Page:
Automattic’s Worldwide WP 5k/Cookie Chaser 5k

Today’s post is a follow up to a post I made back on April 10th, when I blogged about Automattic‘s Worldwide WP 5k (or rather re-blogged a post originally posted by Sara Rosso of Automattic/Word Press. Basically that everyone was invited to run a 5k during the week of April 23-29 and then blog about it. (WWWP5k)

Well as my contribution I picked a local 5k – the Cookie Chaser 5k which is run in Riverton, Utah – a suburb of Salt Lake City. This race is a fundraiser to benefit the Girl Scouts. They also hold a 2k run/walk race that starts about 30 minutes earlier. A friend of mine from my running club (Salt Lake City Track Club- ) ran the 2k as a warmup for the main event. Others did as well.  As I didn’t make a final decision on this race until last minute, I was stuck paying the extra $5 for day of race registration. ($25) I arrived early enough (~8:00 am) to get registered and to get a short warmup in on the course. (1.54 miles in 14:17 – 9:15 pace)  I hadn’t run this race before, but had talked to some people that had. The course is relatively flat outside of just before the turnaround where lies a “dip” if you believe the road signs. Smallish hill, but enough to slow you a little bit. (down then up then the turnaround and back) I started near the friend of mine who ran the 2k first.

My splits:

Mile 1: 7:53
Mile 2: 8:02
Mile 3: 8:16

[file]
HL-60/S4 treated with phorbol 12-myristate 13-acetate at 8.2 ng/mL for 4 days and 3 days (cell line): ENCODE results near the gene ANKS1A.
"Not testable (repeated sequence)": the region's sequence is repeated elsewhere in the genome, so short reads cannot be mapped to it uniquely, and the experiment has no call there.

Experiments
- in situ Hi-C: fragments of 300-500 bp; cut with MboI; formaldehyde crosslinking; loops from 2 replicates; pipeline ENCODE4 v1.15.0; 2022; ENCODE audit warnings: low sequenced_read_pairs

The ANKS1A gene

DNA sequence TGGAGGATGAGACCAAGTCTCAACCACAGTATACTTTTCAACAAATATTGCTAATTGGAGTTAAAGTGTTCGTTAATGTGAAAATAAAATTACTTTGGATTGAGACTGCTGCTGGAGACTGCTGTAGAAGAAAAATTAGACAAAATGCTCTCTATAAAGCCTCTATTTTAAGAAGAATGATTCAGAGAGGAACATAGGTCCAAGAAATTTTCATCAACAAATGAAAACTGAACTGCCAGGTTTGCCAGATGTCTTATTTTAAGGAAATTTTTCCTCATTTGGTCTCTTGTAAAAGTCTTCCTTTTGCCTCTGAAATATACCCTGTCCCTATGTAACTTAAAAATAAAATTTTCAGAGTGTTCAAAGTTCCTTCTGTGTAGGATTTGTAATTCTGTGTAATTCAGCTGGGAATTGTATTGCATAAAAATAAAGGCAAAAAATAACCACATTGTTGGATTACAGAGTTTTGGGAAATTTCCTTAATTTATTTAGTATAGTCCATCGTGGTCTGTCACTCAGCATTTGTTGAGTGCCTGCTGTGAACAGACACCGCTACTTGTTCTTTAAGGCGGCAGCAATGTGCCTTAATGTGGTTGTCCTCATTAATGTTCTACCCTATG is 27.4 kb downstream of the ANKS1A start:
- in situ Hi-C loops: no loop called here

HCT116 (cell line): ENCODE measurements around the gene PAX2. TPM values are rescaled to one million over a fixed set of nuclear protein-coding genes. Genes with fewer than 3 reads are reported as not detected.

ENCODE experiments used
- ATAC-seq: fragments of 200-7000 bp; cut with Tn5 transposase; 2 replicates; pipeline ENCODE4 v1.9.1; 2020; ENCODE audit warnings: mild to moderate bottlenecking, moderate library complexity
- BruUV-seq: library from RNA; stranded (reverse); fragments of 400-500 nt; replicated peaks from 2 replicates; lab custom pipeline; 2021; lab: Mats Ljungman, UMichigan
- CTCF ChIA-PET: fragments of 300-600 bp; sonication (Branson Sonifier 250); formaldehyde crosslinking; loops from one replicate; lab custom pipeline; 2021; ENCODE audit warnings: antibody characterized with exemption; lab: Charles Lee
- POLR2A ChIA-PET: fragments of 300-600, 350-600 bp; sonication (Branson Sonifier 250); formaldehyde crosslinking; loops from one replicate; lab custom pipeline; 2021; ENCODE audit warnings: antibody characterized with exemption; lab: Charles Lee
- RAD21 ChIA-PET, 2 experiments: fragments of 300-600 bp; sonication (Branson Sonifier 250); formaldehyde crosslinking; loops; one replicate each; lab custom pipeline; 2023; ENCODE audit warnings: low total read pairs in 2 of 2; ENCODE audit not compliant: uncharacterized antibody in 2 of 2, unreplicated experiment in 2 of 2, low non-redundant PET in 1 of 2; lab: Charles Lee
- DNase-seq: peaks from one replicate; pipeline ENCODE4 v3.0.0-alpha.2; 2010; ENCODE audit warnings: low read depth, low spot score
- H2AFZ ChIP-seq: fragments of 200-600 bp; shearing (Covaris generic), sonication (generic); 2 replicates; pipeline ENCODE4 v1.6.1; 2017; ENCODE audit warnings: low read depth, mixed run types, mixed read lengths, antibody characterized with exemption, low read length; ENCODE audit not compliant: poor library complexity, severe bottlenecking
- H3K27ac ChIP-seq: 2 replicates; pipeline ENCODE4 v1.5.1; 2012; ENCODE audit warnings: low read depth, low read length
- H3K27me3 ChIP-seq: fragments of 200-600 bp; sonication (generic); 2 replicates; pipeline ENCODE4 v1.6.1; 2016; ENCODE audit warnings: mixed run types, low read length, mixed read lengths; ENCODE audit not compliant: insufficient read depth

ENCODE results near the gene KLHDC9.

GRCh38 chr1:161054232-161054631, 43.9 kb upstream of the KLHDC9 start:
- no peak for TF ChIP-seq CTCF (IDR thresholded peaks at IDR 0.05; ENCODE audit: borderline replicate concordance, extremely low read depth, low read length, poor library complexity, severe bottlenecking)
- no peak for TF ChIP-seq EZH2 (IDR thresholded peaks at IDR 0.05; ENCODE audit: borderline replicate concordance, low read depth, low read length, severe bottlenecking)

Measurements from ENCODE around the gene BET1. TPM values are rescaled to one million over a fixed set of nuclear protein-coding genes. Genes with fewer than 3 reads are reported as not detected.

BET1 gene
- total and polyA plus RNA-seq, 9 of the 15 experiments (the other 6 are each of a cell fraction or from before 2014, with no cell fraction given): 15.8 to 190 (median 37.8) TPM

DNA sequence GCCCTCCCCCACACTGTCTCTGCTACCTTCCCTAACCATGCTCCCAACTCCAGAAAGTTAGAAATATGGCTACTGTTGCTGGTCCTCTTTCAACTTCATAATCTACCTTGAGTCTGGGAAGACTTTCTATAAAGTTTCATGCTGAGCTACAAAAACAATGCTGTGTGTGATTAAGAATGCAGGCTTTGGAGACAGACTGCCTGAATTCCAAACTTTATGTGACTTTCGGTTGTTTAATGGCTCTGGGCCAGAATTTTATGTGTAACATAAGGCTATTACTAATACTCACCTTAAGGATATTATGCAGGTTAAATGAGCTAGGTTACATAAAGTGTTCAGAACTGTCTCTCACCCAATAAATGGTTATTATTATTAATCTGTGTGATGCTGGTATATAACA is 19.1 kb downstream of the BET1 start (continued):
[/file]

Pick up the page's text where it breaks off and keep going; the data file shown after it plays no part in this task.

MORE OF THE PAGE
Finish: 24:19/24:20 by my watch.

This was good enough for 2nd place in my age group, just under 3:00 behind the 1st place runner who is also in my running club and ran 21:20.  I don’t know what kind of mileage he runs, but I know he rarely races longer than 10k any more. I on the other hand normally run at least one marathon a year.  So we have different strengths.

My placings fell out like this: 2nd in my age group, 17th Male and 21st Overall.  There were around 200 or so in the overall.  I had to leave before the awards ceremony was held so any age group prize I won I don’t have yet. I have an email into the Race Director on that issue. Overall I feel pretty good about this race, even though I didn’t run as fast as I was hoping for. Gives me a very general idea of what I might be able to do in my next 5k on May 19th. (Law Day Run 5k – held on the University of Utah campus beginning at the SJ Quinney College of Law). There have been two or three courses for that race over the years, my best on the current course is a 25:22 at last years race.  I am hoping to be able to run at least close to what I ran today.


Everyone’s demographic is a bit different, but these ideas should work for most if not all. If you have a blog, what have you seen that seems to help?

The Blog

This is a guest post by Kristina Chang, Evan Moore, Tony Xu, and Omer Rabin; students at the Stanford Graduate School of Business.

“What makes a blog popular? What drives page views?” These are the questions that we’ve been trying to answer over the last few weeks. We were on a mission to dig into the data and analyze the strongest parameters that influence the flow of visitors to blogs.

Out of the 30+ million blogs on, we randomly selected a sample of almost 100,000 blogs to perform a regression analysis. Here are our findings, together with a few recommendations. We hope that this provides some new information, and kudos to you in case you’ve already incorporated these tips into your blog – the data suggests that you’re on the right track. Keep it up!

Make your blog easy to follow – It almost sounds obvious, but the…